A pioneer family traveling over the hills in a prairie schooner, go into camp for the night. An Indian scout, who from an adjacent hill has noted the preparations of the pale face for ... See full summary »

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Lariat Jim
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May
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A pioneer family traveling over the hills in a prairie schooner, go into camp for the night. An Indian scout, who from an adjacent hill has noted the preparations of the pale face for camping, sees a chance for plunder. Signaling the Indian camp, a raid is planned. In the meantime May rides to the spring for fresh water, but just as she is about to scoop up a pail full of the clear, cool spring water Indians appear. Dropping her pail, she quickly mounts her horse and rides for dear life. Reaching an eminence, she sees across a deep canyon Lariat Jim, a horse herder, to whom she signals for help. Jim signals to May to ride up to a point where the canyon becomes narrow. Arriving at this place Jim throws his lariat across to May, who fastens it to a tree and performs the thrilling feat of crossing hand over hand on the lariat to the other side of the canyon, Jim with his handy gun covering her retreat. The Indians attempting to follow, Jim cuts the lariat and takes May upon his horse and... Written by Moving Picture World synopsis

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Short | Western

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21 July 1911 (USA)  »

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1.33 : 1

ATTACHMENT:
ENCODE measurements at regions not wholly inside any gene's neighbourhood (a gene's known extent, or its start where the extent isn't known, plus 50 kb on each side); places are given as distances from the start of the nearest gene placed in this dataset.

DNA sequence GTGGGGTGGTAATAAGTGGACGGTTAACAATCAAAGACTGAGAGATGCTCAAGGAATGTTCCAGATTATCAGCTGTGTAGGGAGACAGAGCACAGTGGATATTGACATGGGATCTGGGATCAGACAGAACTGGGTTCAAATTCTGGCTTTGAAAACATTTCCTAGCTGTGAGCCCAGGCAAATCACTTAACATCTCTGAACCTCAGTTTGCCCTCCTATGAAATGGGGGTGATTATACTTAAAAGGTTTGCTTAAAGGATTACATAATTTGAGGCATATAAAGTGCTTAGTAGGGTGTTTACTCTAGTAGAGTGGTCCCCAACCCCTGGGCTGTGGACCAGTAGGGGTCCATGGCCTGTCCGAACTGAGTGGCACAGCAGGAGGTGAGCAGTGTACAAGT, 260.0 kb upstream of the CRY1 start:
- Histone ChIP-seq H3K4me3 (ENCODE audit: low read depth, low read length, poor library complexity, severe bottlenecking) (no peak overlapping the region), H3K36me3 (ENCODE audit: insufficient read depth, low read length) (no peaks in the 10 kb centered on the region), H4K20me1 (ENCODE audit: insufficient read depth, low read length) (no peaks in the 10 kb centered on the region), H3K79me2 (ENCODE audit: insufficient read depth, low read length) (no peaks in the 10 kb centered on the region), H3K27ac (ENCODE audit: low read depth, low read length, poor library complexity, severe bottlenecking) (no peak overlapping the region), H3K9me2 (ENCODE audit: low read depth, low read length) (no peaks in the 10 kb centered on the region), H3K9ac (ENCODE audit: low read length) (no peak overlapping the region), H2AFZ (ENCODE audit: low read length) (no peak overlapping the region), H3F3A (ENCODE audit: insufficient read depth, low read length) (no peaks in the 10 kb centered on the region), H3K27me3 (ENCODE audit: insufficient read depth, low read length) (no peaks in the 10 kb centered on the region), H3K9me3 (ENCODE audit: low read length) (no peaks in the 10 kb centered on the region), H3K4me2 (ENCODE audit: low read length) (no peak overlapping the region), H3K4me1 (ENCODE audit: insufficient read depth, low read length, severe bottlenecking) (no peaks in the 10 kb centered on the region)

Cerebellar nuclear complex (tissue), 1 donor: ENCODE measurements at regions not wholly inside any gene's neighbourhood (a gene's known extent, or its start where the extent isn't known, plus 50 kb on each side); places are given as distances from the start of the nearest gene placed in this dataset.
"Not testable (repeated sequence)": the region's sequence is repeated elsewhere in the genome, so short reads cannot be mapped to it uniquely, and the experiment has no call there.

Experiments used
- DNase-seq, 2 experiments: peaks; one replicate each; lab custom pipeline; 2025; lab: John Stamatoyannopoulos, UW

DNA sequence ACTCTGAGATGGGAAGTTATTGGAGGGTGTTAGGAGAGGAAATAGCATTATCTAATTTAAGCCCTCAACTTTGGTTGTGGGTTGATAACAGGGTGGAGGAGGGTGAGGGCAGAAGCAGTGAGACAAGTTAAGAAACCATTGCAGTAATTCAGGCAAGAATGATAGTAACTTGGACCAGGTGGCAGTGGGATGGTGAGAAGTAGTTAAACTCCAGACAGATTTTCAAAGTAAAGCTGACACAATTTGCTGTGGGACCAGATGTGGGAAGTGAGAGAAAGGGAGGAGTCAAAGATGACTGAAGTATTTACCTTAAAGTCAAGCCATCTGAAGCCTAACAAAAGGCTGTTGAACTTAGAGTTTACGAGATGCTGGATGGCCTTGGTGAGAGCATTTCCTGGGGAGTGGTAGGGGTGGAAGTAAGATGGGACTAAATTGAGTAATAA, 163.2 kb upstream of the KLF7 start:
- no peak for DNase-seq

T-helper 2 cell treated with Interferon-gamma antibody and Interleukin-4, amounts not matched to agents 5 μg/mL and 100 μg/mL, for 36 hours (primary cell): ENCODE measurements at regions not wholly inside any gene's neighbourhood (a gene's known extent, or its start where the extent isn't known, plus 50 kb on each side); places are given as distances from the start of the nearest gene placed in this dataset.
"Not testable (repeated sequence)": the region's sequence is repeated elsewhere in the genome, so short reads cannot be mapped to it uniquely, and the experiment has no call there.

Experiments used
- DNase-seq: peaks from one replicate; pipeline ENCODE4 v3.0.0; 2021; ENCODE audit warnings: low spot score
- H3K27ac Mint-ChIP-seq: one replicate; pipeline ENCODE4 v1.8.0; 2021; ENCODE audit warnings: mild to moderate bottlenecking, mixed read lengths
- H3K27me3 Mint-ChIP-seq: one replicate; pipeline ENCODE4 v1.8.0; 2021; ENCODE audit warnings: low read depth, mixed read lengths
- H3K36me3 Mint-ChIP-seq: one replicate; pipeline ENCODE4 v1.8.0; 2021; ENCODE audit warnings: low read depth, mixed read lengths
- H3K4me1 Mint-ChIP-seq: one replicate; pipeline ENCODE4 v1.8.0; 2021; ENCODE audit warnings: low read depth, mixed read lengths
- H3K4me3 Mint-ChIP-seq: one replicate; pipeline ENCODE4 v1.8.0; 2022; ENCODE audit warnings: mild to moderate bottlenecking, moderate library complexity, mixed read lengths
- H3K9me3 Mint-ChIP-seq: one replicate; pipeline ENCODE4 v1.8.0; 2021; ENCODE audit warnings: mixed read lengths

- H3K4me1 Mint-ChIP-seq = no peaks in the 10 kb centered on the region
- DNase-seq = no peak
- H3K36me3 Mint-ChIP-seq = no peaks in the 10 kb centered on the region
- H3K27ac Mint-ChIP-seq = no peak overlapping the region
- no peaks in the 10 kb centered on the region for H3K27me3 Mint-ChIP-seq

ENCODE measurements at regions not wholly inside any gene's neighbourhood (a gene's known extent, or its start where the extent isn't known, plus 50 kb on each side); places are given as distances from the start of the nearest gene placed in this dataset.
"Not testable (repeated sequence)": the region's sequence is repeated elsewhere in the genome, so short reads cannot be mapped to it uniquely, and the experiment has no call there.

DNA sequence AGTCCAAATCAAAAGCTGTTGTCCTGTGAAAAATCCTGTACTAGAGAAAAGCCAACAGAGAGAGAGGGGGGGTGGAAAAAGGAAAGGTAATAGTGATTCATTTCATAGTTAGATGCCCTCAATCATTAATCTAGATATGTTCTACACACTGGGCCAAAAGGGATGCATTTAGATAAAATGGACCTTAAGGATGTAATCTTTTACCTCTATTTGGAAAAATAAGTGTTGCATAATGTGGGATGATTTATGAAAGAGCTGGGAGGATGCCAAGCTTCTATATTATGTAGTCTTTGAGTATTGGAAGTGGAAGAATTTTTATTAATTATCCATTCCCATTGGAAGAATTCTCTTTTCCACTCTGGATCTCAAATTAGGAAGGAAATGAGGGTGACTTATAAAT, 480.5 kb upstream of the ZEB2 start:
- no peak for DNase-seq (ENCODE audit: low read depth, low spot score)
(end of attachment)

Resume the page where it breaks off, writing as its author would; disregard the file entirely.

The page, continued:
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It was handled a little slowly
26 March 2016 | by (Chicago) – See all my reviews

The rescue of the heroine in this film by making of a lariat a bridge on which, hand over hand, she crosses a deep ravine, is a thrilling scene. It was handled a little slowly. An Indian got to the far end of the rope and could have cut it, had, in fact, to wait till he was shot. The picture was very effective, nevertheless. Perhaps it would have been more effective if the spectators could have had a clearer idea of the impassable gulf that separated the girl from her friends as soon as she herself knew that it was there. We were shown a view of the gulf, but as shown, we failed to see why she didn't ride at once across it. When the silhouette is shown, with the girl crossing, the difficulty was made very plain. There's a later scene in the picture of an Indian attack on a pioneer's prairie schooner, and a rescue by cowboys whom the girl brings back, that is also thrilling. - The Moving Picture World, August 12, 1911


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